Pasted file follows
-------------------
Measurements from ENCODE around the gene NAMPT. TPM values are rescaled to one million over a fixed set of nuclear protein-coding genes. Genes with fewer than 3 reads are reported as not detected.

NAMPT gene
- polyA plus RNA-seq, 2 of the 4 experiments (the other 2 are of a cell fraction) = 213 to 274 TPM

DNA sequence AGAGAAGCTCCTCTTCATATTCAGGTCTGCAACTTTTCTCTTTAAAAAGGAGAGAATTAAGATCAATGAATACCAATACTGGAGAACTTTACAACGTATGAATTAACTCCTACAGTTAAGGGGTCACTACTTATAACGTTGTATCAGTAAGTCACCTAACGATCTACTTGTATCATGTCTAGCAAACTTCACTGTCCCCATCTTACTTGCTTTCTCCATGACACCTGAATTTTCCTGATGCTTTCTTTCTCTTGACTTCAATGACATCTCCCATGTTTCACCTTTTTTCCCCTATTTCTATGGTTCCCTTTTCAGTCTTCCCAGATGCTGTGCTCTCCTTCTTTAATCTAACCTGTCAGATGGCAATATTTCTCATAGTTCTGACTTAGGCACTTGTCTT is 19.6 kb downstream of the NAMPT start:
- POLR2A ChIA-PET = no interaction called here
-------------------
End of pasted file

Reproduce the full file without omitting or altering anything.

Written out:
Measurements from ENCODE around the gene NAMPT. TPM values are rescaled to one million over a fixed set of nuclear protein-coding genes. Genes with fewer than 3 reads are reported as not detected.

NAMPT gene
- polyA plus RNA-seq, 2 of the 4 experiments (the other 2 are of a cell fraction) = 213 to 274 TPM

DNA sequence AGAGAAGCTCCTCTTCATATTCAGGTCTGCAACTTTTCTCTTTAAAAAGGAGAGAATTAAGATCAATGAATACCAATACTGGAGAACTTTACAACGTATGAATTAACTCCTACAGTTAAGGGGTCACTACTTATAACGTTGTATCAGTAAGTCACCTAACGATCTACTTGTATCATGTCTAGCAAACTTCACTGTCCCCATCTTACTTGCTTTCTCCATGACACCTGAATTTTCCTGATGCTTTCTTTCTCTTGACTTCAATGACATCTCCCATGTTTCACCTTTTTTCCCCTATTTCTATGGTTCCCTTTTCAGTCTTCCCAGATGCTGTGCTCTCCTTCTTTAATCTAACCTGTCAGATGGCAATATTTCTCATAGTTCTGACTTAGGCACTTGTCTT is 19.6 kb downstream of the NAMPT start:
- POLR2A ChIA-PET = no interaction called here